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Britain’s housing value soars 20% in five years - much of it in 2021

The total value of homes in Britain has risen 20 per cent - that’s £1.6 trillion – in the past five years according to Zoopla. 

There’s been a sharp acceleration in value over the past year in particular, driven by soaring demand for homes and the pandemic-led search for space. 

As a result, over a third of the past five years’ price growth has come in the past 12 months alone. 


The total value of homes in Britain currently stands at £9.2 trillion. 

The majority of this, some £8.2 trillion, is held within 23.5 million privately-owned homes, whilst a further £1 trillion is held within five million social homes. 

Zoopla says sustained price growth in the housing market since 2016 has been underpinned by ultra-low mortgage rates.

Total home values in the South East have risen more than anywhere else in the past five years, including London. The value of homes in the South East has increased by £294 billion compared to £214 billion in the capital. However, whilst London only accounts for 13 per cent of British housing stock, it is responsible for a quarter of its total value.

There is a high concentration of value in some specific local authorities. For example, the value of homes in the City of Westminster and Kensington and Chelsea (£306 billion) – which cover an area of just 13 square miles – is higher than all the homes in the North West (£197 billion) and roughly the same as Wales (£308 billion).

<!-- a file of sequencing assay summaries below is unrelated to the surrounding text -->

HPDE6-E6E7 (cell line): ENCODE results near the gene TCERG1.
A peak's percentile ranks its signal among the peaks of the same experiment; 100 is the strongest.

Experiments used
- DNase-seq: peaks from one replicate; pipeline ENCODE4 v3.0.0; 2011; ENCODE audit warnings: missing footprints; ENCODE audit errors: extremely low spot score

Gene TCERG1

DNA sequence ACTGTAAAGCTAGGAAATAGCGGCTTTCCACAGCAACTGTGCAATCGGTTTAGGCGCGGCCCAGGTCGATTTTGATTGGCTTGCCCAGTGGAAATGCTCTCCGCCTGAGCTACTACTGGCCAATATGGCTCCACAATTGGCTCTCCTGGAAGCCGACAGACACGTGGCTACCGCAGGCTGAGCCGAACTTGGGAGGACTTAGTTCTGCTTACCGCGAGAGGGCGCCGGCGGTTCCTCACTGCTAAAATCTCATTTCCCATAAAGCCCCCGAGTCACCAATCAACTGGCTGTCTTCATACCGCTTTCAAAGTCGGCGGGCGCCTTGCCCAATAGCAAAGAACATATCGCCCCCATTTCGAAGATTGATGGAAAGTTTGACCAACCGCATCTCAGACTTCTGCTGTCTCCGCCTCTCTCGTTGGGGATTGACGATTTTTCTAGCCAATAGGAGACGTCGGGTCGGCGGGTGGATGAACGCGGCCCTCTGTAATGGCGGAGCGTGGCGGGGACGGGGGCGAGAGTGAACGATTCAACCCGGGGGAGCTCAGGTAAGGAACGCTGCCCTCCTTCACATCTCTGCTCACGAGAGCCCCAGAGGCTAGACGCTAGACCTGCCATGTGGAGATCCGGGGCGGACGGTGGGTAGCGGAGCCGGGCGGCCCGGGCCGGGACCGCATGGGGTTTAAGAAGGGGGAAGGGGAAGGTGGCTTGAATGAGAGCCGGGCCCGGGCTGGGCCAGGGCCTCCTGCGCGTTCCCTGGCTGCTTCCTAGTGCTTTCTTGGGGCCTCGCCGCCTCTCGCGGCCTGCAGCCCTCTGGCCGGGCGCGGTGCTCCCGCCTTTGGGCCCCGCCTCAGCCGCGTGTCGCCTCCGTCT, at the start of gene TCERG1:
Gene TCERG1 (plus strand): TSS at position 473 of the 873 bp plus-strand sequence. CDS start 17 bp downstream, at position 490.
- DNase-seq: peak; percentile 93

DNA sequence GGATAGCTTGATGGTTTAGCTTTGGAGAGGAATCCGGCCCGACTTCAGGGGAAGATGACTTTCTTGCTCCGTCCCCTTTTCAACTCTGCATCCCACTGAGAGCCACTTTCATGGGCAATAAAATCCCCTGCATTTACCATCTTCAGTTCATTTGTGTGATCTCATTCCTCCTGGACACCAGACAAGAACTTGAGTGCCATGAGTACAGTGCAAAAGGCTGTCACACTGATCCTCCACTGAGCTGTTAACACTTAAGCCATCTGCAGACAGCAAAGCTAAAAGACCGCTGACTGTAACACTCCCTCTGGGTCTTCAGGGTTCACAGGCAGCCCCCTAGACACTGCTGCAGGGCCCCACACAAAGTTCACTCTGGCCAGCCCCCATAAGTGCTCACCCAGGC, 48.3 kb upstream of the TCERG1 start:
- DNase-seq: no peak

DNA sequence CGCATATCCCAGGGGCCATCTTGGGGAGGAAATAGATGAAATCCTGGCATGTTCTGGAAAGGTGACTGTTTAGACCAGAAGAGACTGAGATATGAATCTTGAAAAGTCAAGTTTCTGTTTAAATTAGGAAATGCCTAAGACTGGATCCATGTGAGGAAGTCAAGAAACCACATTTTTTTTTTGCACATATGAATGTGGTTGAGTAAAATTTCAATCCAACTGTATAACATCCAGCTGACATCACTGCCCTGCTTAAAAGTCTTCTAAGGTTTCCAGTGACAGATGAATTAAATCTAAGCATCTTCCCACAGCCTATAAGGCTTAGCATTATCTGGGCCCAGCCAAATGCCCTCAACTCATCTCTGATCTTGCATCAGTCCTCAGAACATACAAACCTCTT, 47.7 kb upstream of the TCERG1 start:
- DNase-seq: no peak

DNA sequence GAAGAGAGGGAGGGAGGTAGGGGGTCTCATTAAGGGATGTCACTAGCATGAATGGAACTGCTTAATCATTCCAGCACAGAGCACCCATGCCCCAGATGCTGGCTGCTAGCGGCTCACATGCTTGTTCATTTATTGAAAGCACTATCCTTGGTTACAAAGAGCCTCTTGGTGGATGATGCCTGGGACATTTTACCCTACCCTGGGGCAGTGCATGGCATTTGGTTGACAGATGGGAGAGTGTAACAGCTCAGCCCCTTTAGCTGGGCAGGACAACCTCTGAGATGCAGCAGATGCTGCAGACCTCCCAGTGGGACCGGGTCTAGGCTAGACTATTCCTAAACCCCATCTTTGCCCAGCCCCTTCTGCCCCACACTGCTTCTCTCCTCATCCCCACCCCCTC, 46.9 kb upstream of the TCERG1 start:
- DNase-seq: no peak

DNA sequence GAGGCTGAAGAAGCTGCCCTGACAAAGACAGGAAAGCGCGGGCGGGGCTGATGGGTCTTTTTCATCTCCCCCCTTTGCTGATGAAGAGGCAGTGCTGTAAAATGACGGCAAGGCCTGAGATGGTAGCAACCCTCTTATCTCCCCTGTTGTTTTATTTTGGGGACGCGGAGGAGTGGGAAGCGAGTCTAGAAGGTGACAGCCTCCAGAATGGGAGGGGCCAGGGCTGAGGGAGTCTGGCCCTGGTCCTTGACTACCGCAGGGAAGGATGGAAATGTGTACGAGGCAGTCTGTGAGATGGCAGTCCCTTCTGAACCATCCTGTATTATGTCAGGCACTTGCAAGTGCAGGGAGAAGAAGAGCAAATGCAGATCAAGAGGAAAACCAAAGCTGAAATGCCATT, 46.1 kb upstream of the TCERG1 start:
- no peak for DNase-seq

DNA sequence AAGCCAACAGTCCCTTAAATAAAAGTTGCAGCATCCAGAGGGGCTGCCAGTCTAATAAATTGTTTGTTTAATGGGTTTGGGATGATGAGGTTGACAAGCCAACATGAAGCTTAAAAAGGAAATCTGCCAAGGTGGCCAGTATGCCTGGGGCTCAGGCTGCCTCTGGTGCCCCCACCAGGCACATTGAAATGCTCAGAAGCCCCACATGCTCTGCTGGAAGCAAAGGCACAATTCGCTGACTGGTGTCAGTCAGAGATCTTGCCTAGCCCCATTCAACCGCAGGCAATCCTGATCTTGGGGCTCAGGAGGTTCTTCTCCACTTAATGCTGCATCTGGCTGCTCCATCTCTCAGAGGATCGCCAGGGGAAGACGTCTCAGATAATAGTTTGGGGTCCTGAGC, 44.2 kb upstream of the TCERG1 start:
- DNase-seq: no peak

Some 11.9m homes have registered an above average price rise (£49,000) over the last five years. 


No fewer than 88 per cent of homes in Monmouthshire have risen by more than the average while Hastings and Trafford have seen 83 and 82 per cent of homes rising by £49,000 or more since 2016.

Gráinne Gilmore, head of research at Zoopla, comments: “The value of Britain’s residential property has continued to climb over the last five years, speeding up over the last 12 months as house price growth has escalated. 

“The price and density of homes dictate where the largest concentrations of housing value are located, however, in some local authorities, more than two-thirds of homes have risen by more than the average.”


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